Previous study on audit quality found that there are a few determinants of audit quality such as the long relationship between auditor and client easier for the auditor to understand client's business, the higher audit fees paid by the client (they demand for a higher audit quality), the audit firm size (have an experienced and competent staff) and auditor industry specialization (have specific knowledge on the client's industry). The role of auditing is to reduce information asymmetry on accounting numbers, and to minimize the residual loss resulting from managers' opportunism in financial reporting. Higher quality audit is one way to reduce agency cost and to avoid accounting errors and misstatement. Audit quality is defined as the ability of the auditor to detect fraud and the auditor's action towards the fraud (De Angelo, 1981). Although the auditors are technically able to discover deviations from GAAP standard, their integrity is often jeopardized by the lack of independence and therefore do not report the misstatement, thus will affect the audit quality. According to Owusu-Ansah, Moyes, Oyelere and Hay (2002), there are a few factors that influence the likelihood of detecting fraud which is size of audit firm, auditors position tenure and auditor's years of experience. The study done by Hassink et al. (2010) discussed on the action need to be taken by the auditor once fraud is detected such as inform to the respective party to ensure that the correction can be made to the financial statement and materially misstatement in financial statement can be prevented. Chambers and Payne (2010) stated that the accrual persistence increase significantly in the post-SOX period. However the study found evidence that in the post-SOX period the subsample of companies audited by big 4 auditors with lower independence, experienced the greatest improvement in accrual persistence. Al-Ajmi (2009), stated that big 4 produce better quality reports than non big 4 and non audit services were found to affect auditor's independence hence impair audit quality. He also believed that the effective audit committee enhances the quality of the audit report. Previous study found evidence a negative association between earning management and audit quality (Rusmin, 2010; Garkaz, 2012). The study also indicates that earning management amongst firm engaging the services of a big 4 specialist audit firm is significantly lower than a firm engaging a non big 4 specialist (Rusmin, 2010). Makkawi and Schick (2003) have conducted a study on the auditors' reaction to their audit program when there is a likelihood that the fraud risk increased. They found that all auditors will increase the performance of certain procedures when they discover the material misstatement in the financial statement. The following literature will discussed on the previous study done on the relationship between audit tenure, audit fees, audit firm size and auditor industry specialization with the audit quality and do the higher audit quality can prevent fraudulent financial reporting. This literature also touch the previous study on the fraudulent financial reporting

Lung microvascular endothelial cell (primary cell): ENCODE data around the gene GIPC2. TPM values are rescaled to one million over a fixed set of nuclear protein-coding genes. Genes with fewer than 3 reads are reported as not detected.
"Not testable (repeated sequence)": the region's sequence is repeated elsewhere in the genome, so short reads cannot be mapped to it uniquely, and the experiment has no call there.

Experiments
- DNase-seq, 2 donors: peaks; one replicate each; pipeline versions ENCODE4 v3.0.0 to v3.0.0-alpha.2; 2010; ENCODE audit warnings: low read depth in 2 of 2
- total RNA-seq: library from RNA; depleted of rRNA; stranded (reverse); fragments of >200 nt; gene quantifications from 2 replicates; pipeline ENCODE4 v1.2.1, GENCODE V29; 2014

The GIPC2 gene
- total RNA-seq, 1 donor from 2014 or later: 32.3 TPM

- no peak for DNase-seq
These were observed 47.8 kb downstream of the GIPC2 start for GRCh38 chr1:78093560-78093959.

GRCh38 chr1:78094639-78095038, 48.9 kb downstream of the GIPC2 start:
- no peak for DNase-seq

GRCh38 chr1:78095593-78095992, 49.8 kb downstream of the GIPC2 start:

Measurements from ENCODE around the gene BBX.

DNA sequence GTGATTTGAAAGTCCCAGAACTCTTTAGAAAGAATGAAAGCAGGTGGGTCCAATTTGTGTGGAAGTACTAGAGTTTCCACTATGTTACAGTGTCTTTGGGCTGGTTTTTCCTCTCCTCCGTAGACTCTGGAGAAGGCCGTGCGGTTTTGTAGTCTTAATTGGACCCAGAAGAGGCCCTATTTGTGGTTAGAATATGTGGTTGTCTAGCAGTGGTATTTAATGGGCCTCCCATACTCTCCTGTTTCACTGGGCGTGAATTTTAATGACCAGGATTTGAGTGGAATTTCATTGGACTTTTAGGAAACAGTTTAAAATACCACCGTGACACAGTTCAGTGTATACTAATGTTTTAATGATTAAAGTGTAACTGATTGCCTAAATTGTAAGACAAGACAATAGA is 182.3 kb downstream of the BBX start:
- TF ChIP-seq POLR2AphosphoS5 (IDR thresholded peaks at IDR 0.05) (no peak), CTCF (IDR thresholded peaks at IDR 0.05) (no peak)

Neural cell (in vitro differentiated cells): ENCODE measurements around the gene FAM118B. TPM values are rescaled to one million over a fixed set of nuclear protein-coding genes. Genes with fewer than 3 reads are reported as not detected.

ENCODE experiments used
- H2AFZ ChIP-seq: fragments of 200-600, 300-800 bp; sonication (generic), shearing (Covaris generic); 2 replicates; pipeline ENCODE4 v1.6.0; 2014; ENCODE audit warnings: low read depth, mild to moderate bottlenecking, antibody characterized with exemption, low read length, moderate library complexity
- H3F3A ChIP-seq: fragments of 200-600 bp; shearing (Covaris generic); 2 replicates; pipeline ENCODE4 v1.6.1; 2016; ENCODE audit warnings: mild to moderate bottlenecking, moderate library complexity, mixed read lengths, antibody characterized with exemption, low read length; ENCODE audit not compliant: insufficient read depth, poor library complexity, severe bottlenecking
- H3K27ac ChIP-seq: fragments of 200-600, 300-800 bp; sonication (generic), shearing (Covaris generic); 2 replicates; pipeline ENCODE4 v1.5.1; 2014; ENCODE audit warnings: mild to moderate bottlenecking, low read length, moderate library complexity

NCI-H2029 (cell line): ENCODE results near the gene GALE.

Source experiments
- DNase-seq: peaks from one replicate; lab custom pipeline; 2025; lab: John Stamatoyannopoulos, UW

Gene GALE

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Audit tenure refers to how long the same audit firm provide an audit and non audit services to the same company. Lengthy tenure with a same client is a threat to the auditor as there is a possibility that the auditor will develop a personal relationship with the client resulting a declining in a quality and competent of the auditors. Gates et al. (2007), argued that the audit firm rotation incrementally influenced individuals confidence in financial statements. A high profile audit failure such as a case of Enron and Worldcom, become a debate on the effect of lengthy auditor tenure on audit quality. A system of mandatory audit firm rotation would require companies to rotate their independent auditor periodically. Currently, listed companies in Italy and Brazil are required to rotate their independent auditor every nine and five years, respectively. The requirement of mandatory audit rotation was seen would help to avoid corporate collapse and audit failure. As cited by Fargher, Lee and Mande (2008), in 2002 the General Accounting Office conduct a research on the impact of mandatory audit firm rotation on audit quality and found that the auditor independence and audit quality cannot be improved through regulation for mandatory of audit firm rotation . The previous study on the relationship between audit tenure and audit quality shows a mixed result. Al-Thuneibat et al. (2010), found that there is a negative relationship between audit firm tenure and the audit quality. However this finding did not expose that the size of audit firm has any significant impact on the relationship between the tenure of audit firm and audit quality. It was contradict with the result showed in the study done by Carrera et al. (2007), which is the regulation made by the Spain regulator in 1988 on the mandatory audit rotation for every 9 years, was removed in 1995 after the regulators verifying that the rotation role did not work and did not achieved it objectives. According to Jackson, Michael and Peter (2008), mandatory audit firm rotation will not improve audit quality. Mandating firm rotation would lead to a loss of client knowledge when the auditor is forced to resign. Audit failures are generally higher in the first years of the auditor-client relationship as the new auditor becomes familiar with the client's operations (Arel et al., 2005). This finding is supported by Fernando, Abdel-Meguid and Elder (2010). Longer audit tenure results in a higher-quality audit; this should also reduce information risk and result in a lower cost of capital. Shafie et al. (2009) argued that, there is very limited evidence regarding the long audit firm tenure impairs auditor independence by compromising auditor reporting quality in developing countries such as Malaysia. Their study shows that a positive relationship between audit firm tenure and auditor reporting quality is in line with the recent decision by Malaysian regulators not to regulate mandatory audit firm rotation in public listed company. Gul, Basioudis & Ng (2010), indicate that auditor with short tenure may have difficulties detecting fraud and investment of time and effort in the auditor-client relationship is limited. As a result, potential loss due to auditor switch is likely to be less costly. To protect their reputation, auditors with short tenure may be more willing to issue Going Concerns to distressed clients when they detect problems. On the other hand, auditors should not have any problem detecting fraud when auditor tenure is long, but the potential loss could be large if the client decides to switch an auditor, especially when non-audit fees are relatively high. In such situations, it may be likely that the decisions to issue Going Concern depend on auditor tenure. Ghosh and Moon (2005), as cited by Kend (2008), linking the audit quality to auditor tenure and perceptions of independence. Abdul Nasser et al. (2006) found that the retention of audit firm depends on the size of the clients, level of financial risk, type of audit firm and non-financial distress company. They argued that, since the switching of auditor are more likely happened in a financially distressed companies, the smaller auditor may agreed to produce an unqualified audit report and reluctant to show disagreement with their clients for fear of being losing a client. The implication of this finding is that such relationship between auditor and the client may impair auditor independence and weaken audit quality. Besides the audit firm tenure, the audit partner tenure also should be considered as the factor that effect auditor independence. The study was done by Fargher, Lee and Mande (2008) on the audit partner tenure on client managers' accounting discretion and found that the initial years of tenure of a new audit partner, client managers' accounting discretion decreases when the new partner is from the same audit firms as the outgoing partner. However it was increased when the audit partner is from a different audit firm as the outgoing partner. This finding shows that the audit partner rotation give the big impact to the audit quality which is the audit partner rotation will increase the audit quality and this is contradict with the rotation of audit firm as it was not the most efficient way to strengthen auditor independence and improve audit quality. This finding was supported by the study done by Ho, Liu and Schaefer (2010) who found that the longer audit tenure are less likely to manage earning upwards and more likely to guide analysts' forecasts downward shows a higher audit quality in a firm with a longer audit tenure.